How very interesting that the proposed blogger code of conduct is being touted at the same time that Don Imus was suspended by CBS and NBC for using not one, but two racial epithets to describe the Rutgers women's basketball team.
But before we appear to be inconsistent by condemning one attempt at civility while praising the other, let's note that there is no equivalency here, whatsoever. The very fact that Imus and other members of broadcast media can make these remarks without being directly challenged is what gave rise to blogging in the first place. The great explosion of liberal blogs in the first Bush administration took place because so much of mainstream media news was lifted wholesale from Karl Rove's morning memos and only challenged, if at all, by countervailing opinion from the so-called left, not by actual fact. While it is wrong to ever threaten a blogger, as Jerry noted yesterday, using unflattering speech in a comment area or even in a blog does bear immediate consequences: those comments are challenged online and in real time. Anybody see one of the Scarlet Knights getting her bit in on Imus? No, and you won't, because the broadcast playing field is an Alpine one, and Imus for all his supposed "guts" would never apologize in person, on the air, to the very people he offended while they were sitting in the studio. And for all the show's "spontaneity," Imus' producers would be too afraid of such an uncontrollable event. But that is exactly what happens all the time on the Internet, a free exchange of insults in real time between the people who make them. More like a Jerry Springer show, come to think of it.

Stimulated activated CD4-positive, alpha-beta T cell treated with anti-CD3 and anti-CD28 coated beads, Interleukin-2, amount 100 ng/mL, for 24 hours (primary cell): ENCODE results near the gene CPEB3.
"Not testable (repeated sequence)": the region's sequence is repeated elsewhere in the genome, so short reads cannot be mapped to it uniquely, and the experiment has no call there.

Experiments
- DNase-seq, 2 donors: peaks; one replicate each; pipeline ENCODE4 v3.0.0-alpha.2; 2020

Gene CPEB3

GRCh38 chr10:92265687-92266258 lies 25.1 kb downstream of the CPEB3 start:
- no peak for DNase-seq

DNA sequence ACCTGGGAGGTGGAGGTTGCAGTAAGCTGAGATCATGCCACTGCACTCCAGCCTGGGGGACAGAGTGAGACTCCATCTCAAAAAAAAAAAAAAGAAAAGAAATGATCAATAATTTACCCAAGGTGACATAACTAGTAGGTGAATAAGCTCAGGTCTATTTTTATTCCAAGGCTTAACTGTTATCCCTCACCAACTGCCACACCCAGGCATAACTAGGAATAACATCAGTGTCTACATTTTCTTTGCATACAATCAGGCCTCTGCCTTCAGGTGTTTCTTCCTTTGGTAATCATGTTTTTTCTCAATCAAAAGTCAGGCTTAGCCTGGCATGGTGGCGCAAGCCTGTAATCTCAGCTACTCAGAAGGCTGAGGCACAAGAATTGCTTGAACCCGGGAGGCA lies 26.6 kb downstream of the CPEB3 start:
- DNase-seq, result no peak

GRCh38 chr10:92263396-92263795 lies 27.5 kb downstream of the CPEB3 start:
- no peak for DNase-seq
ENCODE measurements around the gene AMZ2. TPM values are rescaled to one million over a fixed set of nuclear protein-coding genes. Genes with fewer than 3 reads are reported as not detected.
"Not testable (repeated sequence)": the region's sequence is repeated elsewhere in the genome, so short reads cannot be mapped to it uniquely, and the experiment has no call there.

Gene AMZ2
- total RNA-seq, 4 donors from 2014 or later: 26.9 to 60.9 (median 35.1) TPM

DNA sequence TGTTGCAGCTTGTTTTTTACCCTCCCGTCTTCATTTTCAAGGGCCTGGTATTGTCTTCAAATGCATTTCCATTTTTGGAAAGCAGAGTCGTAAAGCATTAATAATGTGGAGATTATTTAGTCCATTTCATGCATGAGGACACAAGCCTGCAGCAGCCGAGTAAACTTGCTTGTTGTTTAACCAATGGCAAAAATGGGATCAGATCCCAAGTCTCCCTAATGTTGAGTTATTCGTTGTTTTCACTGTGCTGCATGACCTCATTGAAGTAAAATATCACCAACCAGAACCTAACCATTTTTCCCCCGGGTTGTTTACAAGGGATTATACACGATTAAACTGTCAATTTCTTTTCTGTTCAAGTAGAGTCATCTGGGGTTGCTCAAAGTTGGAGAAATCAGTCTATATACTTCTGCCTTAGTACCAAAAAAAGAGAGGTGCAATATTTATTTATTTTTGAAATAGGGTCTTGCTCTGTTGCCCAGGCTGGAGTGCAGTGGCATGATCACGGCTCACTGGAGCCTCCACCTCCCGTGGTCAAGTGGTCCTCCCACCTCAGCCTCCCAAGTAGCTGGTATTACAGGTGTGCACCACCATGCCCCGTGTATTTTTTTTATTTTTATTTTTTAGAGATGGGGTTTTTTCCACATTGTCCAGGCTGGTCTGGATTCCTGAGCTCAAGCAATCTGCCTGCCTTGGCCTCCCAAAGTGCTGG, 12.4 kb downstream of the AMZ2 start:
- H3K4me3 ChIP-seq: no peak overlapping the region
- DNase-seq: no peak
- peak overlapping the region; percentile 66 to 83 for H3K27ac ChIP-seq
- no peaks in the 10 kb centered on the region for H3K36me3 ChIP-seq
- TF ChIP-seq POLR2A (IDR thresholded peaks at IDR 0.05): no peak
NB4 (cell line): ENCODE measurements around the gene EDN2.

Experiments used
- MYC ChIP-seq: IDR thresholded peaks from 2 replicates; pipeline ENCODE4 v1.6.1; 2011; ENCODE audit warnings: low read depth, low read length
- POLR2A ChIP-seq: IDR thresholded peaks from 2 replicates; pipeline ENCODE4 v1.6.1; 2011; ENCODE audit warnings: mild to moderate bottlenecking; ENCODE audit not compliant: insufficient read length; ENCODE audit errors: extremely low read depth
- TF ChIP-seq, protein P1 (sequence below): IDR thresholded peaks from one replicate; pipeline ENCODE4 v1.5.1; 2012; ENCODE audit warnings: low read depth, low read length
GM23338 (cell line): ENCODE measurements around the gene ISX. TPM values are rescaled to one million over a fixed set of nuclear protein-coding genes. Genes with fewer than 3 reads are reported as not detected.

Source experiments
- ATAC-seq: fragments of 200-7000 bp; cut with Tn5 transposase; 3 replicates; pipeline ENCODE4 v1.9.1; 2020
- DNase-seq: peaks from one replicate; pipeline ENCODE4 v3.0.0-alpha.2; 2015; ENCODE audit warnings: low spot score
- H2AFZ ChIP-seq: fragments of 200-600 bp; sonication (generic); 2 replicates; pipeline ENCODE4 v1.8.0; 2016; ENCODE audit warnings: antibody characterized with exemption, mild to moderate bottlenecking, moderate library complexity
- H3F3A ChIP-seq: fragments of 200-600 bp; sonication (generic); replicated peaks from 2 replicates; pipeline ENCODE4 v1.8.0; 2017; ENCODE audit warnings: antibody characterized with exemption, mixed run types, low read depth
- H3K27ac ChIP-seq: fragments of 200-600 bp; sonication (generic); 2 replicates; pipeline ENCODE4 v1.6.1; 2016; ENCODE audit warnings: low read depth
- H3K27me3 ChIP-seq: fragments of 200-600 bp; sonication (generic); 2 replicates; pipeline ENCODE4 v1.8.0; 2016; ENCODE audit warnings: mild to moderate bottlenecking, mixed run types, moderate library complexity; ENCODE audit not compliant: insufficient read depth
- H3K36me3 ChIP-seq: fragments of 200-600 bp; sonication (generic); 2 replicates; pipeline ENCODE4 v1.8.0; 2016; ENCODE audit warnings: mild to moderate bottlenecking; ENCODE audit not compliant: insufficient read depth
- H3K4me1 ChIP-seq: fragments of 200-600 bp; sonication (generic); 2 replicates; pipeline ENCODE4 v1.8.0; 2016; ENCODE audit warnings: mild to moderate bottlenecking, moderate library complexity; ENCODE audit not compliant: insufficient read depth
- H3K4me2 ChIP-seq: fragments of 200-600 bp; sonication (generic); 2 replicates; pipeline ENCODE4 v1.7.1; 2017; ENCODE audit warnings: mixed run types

Also, there is no comparative scale in the marketplace. How much does Imus get paid to make racist comments which are never immediately questioned? Even the most successful bloggers, whether on the right or the left, are basically doing it for love, and most if not all worked a long time before the dribs and drabs of online advertising or contributions started to sustain them. Who among Imus' fans would willingly pull over the SUV to punch in a credit card number in order to commune in the "I'm cool because I've suffered and wear a cowboy hat" victimized-white-guy schtick? (Which Johnny Cash did with much more authenticity, more goodwill, and no hat.) Why not put Imus on the same budget as bloggers and see how he survives? I daresay he wouldn't be able to keep the ranch going for more than a couple of days.